National service frameworks

National Service Frameworks aim to set national standards of care provision by defining service models, underpinning and supporting programmes of local delivery, and developing high-level performance indicators against which progress within agreed time scales can be measured. Five National Service Frameworks have so far been produced, three in the disease areas of cancer, coronary heart disease, and diabetes [1517] and a further two for mental health and older people's care [18,19]. Frameworks for children's health and renal services will be published in 2002.

Key objectives set by National Service Frameworks reflect priorities in the National Health Service [20]. For example, reducing mortality rates by 40 per cent for coronary heart disease and 20 per cent for cancer amongst the under 75s by 2010. For older people, the emphasis has been placed on the delivery of high quality pre-admission and rehabilitation care in order to promote independence and reduce hospitalisation rates (see Box 1). The Framework stresses the need for health and social care agencies to integrate service provision to achieve this. Milestones include the creation of a single assessment process; investing in intermediate care facilities to reduce the delay in transfer out of hospital care; and reducing the annual rate of increase in elderly emergency admissions to less than 2 per cent [21].

The national institute for clinical effectiveness

The creation of the National Institute for Clinical Effectiveness in April 1999 has been a further key element of the Government's approach to integrate quality standards. The aim of the National Institute for Clinical Effectiveness is to ensure that drugs are prescribed in an appropriate and cost effective manner and to standardise drug use across the NHS [22]. For example, it dictated which drug treatments should be universally prescribed across the country for cancer care (see Box 2). This process has helped put an end to the perceived ‘postcode lottery’ in prescriptions of cancer drugs.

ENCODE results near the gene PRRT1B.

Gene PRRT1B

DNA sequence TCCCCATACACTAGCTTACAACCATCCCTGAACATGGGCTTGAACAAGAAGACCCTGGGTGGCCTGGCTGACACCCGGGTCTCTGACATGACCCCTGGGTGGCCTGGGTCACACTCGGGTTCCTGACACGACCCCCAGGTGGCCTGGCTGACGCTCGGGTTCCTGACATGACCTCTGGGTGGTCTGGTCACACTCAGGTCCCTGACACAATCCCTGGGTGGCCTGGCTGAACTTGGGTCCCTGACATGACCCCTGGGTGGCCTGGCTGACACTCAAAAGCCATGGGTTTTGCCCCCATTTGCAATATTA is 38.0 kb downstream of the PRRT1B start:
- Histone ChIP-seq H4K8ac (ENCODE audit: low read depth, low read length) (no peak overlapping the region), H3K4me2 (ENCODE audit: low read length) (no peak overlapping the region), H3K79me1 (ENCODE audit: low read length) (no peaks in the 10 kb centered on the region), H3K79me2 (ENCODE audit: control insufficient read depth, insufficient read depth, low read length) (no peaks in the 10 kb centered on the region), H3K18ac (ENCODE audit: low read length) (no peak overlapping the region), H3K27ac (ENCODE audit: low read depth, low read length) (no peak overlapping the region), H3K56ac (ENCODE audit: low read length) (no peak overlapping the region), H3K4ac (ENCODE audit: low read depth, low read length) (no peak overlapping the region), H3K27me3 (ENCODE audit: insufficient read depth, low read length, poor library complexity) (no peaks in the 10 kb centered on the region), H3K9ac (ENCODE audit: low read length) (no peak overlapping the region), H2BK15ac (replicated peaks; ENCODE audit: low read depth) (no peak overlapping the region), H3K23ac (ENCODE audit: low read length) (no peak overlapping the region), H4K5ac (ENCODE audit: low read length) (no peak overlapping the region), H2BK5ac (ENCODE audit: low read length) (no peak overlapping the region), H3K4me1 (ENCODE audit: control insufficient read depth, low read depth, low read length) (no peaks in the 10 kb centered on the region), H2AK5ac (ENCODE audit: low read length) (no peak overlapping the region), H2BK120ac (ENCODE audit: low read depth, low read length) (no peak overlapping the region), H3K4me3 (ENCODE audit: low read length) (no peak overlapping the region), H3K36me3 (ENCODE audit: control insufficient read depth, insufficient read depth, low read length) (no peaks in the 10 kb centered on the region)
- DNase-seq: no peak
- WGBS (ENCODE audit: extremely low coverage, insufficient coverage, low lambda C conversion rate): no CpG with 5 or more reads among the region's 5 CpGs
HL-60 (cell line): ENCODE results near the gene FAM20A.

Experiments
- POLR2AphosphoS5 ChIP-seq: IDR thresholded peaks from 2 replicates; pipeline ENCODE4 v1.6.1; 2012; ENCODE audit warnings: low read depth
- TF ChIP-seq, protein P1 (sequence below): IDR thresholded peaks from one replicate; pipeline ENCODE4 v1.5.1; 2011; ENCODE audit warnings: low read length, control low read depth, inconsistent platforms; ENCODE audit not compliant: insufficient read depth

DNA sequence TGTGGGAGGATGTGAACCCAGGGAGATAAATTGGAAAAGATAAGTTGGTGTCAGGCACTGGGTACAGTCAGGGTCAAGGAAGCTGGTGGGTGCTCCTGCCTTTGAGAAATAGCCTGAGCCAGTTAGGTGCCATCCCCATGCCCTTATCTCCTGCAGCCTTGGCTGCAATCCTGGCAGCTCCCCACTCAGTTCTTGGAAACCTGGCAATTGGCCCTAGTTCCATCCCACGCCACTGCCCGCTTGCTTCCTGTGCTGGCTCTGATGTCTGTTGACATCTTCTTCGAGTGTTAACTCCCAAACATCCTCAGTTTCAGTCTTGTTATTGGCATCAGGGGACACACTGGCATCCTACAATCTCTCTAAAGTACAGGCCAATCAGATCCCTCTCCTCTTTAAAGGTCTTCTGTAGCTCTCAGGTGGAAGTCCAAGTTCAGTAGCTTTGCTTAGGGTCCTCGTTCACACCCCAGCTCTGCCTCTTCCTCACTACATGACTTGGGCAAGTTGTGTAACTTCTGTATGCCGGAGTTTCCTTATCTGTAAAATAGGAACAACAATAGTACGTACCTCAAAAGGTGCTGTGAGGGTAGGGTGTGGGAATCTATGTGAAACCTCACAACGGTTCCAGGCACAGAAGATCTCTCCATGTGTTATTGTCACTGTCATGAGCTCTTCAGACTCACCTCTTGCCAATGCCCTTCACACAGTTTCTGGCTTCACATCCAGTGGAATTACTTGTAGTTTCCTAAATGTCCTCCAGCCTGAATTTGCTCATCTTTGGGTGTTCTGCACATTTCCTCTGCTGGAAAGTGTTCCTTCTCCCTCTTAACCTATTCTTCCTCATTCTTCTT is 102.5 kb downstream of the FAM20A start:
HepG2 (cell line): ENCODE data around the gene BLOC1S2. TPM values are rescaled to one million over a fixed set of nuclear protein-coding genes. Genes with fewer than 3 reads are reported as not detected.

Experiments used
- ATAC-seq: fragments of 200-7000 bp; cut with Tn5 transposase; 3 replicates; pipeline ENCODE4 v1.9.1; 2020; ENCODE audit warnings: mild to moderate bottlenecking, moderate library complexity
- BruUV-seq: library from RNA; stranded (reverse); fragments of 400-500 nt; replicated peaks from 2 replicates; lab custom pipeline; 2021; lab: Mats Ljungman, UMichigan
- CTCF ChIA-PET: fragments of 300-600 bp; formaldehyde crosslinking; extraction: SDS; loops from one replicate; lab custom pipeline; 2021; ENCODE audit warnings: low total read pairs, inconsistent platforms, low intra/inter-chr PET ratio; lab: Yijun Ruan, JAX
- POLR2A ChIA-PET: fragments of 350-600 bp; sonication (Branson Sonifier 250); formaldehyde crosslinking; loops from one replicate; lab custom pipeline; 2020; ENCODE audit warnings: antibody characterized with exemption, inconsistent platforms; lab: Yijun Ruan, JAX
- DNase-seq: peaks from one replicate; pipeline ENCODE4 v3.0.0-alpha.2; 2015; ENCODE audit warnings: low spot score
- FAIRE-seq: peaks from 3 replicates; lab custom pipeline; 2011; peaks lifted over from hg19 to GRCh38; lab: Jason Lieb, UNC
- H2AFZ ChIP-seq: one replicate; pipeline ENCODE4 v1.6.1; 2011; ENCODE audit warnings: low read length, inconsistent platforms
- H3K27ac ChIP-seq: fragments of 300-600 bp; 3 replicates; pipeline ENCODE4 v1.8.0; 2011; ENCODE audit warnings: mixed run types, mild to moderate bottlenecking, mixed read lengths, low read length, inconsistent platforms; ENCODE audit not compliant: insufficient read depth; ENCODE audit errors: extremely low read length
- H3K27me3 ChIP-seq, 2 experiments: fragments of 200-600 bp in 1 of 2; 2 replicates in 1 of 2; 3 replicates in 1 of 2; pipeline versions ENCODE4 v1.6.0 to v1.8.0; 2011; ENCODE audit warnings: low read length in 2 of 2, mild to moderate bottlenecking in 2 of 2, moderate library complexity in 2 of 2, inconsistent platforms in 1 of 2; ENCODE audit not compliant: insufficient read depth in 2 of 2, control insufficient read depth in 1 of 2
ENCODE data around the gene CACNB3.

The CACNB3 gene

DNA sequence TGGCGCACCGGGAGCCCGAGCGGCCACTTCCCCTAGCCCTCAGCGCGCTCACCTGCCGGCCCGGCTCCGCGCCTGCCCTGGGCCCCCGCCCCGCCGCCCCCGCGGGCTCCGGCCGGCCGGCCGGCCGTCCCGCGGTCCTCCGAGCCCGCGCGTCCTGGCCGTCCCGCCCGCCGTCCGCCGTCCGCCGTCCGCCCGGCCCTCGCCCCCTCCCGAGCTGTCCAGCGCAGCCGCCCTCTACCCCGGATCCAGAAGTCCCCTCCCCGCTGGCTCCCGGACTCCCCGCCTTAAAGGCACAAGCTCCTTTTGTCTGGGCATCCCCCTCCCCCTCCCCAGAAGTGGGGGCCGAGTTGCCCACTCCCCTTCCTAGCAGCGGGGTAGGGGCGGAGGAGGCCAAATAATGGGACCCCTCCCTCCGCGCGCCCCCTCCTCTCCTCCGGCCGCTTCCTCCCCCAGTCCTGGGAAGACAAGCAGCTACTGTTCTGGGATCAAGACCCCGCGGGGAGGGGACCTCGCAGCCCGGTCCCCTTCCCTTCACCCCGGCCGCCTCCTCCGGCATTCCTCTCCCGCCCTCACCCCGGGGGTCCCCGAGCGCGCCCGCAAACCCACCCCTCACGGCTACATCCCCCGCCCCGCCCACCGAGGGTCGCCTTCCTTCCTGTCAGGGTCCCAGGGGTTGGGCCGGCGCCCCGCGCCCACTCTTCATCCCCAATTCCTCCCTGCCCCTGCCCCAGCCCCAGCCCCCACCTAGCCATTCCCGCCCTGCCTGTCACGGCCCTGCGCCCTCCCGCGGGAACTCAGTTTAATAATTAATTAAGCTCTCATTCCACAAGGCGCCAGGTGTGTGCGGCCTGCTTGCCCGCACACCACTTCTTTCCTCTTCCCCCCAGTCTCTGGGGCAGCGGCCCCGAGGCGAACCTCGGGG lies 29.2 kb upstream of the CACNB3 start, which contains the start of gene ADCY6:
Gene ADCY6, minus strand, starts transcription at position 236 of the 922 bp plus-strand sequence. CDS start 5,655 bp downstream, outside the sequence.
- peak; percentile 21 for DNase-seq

The National Institute for Clinical Effectiveness has, however, courted controversy since it is regarded by many as a political body set up to ration drug use and costs. Important decisions on what is, and what is not, nationally available on the NHS have added to this debate. For example, it was ruled that interferon beta should not be prescribed to alleviate the suffering of multiple sclerosis. The decision was made on the basis that the long-term clinical benefits were outweighed by a high cost [23]. However, opponents to the decision argued that interferon beta was the only available drug to delay the progression of the disease [23] and that the ruling had been based on its effectiveness in treating secondary progressive multiple sclerosis that had already been proven to have modest clinical benefit [24]. The case is particularly important since the National Institute for Clinical Effectiveness was effectively able to defeat a high court ruling from 1997 in which a health authority was found to have ‘acted unlawfully’ in denying interferon beta to a patient with multiple sclerosis [25].

If the National Institute for Clinical Effectiveness has provided the political backing for drug rationing across the National Health Service, there is no doubt that its work is based on well-researched and considered investigations of the cost and clinical effectiveness implications of each drug. Indeed, on balance, its impact has been to raise the overall drug cost burden to the NHS rather than reduce it.

The Commission for Health Improvement

A further tool for ensuring quality standards in the National Health Service has come in the form of the Commission for Health Improvement, an independent inspectorate set up to improve the quality of patient care. The Commission was set the task of assessing every NHS organisation, investigating service failures, monitoring whether national guidelines were being fulfilled, and advising the NHS on good practice [14].